Alabama’s history goes back over 10,000 years, long before the colonization of the Americas. Proof of early occupation of the area has been found at a Paleo-Indian site.
When explorers did arrive in Alabama, it was already home to three different Native American tribes, Chickasaw, Cherokee, and Choctaw. The first explorers to come to Alabama were the Spaniards, and they initially landed in Mobile Bay. Fast forward to 1819, and Alabama became the 22nd state.
Alabama has a vibrant history, and though they have struggled with racism, the state has become more blended over the years.
Today Alabama is a great place to retire for those looking for a state with excellent warm weather conditions. According to Bankrate, Alabama ranked #7 in the country for best weather. And #16 overall, in the country for best places to retire.
In addition to scoring well in the weather category, they also ranked #10 in for being an affordable place to retire. Affordability takes into account the cost of living, the number of people who were unable to afford medical care, and property and sales tax.
Plus, the average rent for a one-bedroom apartment is only $750, allowing you to save your money for more important things like travel, dining out, and entertainment.
Another significant benefit to retiring in Alabama is its numerous entertainment venue options, such as:
- College football
- Amazing live music options
- Incredible seafood and BBQ restaurants
- Broadway shows
Plus, for those who enjoy the outdoors, Alabama’s warm weather, numerous inland waterways, and miles of coastal beach make for a great place to stay active year-round. And you can always take advantage of one of their many beautiful state parks like:
- Lakepoint State Park located on Lake Eufaula, the bass capital of the world
- Gulf State Park enjoy trails, beaches, and nearby golf courses
- Palisades Park great for rock climbing, perfect for those looking to take advantage of the views from atop a mountain
- Sherling Lake Park ideal for campers, canoeing, and kayaking
The five cities below have been chosen as the best places to retire for various reasons, including population, entertainment, and medical care. The list starts with Huntsville, the largest city on the list, and goes down to Jasper, a small town for those looking to enjoy the quieter life.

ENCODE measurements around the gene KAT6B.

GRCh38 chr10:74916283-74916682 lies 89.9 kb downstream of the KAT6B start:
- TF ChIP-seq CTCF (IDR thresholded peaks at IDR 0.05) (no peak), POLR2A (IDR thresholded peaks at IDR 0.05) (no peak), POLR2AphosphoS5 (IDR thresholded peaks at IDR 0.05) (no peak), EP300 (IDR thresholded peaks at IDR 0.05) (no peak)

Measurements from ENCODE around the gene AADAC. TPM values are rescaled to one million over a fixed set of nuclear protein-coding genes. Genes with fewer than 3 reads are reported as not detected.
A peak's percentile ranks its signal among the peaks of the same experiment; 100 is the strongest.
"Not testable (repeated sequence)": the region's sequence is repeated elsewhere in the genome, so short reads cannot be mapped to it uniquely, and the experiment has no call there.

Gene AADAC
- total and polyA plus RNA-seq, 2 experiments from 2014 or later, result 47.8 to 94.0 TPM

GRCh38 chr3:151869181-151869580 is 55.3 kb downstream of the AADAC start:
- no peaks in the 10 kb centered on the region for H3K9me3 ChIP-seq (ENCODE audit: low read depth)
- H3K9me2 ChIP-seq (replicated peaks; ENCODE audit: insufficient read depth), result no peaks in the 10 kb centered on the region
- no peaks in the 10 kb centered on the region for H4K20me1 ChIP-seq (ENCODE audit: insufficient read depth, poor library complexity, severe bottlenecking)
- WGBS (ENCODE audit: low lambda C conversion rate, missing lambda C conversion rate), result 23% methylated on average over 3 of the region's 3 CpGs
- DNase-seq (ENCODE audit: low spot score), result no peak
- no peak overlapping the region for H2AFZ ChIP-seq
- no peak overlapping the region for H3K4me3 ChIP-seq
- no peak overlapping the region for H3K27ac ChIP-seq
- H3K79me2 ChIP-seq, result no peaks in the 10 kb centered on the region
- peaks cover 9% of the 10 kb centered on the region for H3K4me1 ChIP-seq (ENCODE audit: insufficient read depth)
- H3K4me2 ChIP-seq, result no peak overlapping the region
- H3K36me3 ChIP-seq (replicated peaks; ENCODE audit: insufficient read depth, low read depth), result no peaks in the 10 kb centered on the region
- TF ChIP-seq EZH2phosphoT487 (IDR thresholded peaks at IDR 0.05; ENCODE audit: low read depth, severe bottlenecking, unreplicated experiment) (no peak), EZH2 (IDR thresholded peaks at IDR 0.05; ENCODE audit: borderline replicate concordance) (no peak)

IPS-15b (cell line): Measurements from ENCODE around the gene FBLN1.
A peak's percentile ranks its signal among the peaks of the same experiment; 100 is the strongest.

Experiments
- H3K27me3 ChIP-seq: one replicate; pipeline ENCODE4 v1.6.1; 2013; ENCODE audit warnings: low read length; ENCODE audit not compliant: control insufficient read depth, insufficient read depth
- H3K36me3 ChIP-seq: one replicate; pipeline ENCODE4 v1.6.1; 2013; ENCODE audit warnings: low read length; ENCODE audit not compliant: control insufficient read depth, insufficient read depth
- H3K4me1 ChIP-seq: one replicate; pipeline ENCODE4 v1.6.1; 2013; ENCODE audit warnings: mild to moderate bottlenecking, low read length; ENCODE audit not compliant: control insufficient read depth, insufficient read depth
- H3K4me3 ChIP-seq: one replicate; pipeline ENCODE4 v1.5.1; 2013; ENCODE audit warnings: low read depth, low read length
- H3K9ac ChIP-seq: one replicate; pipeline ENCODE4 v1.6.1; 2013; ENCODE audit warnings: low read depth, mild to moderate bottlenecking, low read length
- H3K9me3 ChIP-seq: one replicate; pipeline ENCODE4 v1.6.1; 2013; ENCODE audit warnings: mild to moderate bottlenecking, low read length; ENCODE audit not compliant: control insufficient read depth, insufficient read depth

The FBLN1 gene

Places to Retire in Alabama
- Percent of Senior Population: 15%
- Overall Population: 197,318
Huntsville gives residents a feel of living in an urban area, yet still provides enough elbow space from neighbors to not feel cramped. It is the fourth largest city in Alabama but can boast a low cost of living.
When compared to the national average, Huntsville’s rent prices are around $200 less per month, and buying a house will be about $20,000 less, making Huntsville a very affordable place to retire.
Plus Huntsville has a lot to offer in the way of entertainment, such as:
- The Rocket Center – This center provides learning programs for both kids and adults
- The U.S. Veteran Memorial Museum
- Von Braun Center – Hosts an array of entertainment like live music, sporting events, and cultural and social events
- Bridge Street Town Centre – Outdoor shopping mall
However, if you prefer to escape the city for some outdoor fun, Huntsville offers several parks:
- Harmony Safari Park
- Big Spring Park – A park located in the downtown area, featuring a human-made waterway stocked with fish and walking paths
- Madison County Nature trail
- Monte Sano State Park – Spend the day hiking or rent a cabin and enjoy a quiet weekend in the woods
Plus, if you are concerned about the quality of medical care, Huntsville has you covered.
They are home to the Huntsville Hospital, which is a teaching hospital, and also has a general medical and surgical center. Additionally, the hospital has a high-performance rating for multiple heart conditions, colon cancer, and COPD.
- Percent of Senior Population: 7%
- Overall Population: 65,738
The college town of Auburn is not a hotbed for seniors, but maybe it should be. Auburn has much to offer active seniors, especially those who love football.
Living in or near a college town has several benefits for the city’s residents. The three most significant benefits for retirees are:
- Sports – You will have easy access to go and watch a college sport’s event
- Entertainment – The Telfair B. Peet Theatre offers live theater and dance performances
- Medical – Auburn offers several medical facilities, including full-service hospitals
Additionally, Auburn is close enough to some marvelous parks providing a great outdoor outlet:
- Chewacla State Park – Hiking and biking trails for all different skill levels
- Kiesel Park – Auburn’s largest park and features a 2.25-mile walking trail, garden, and park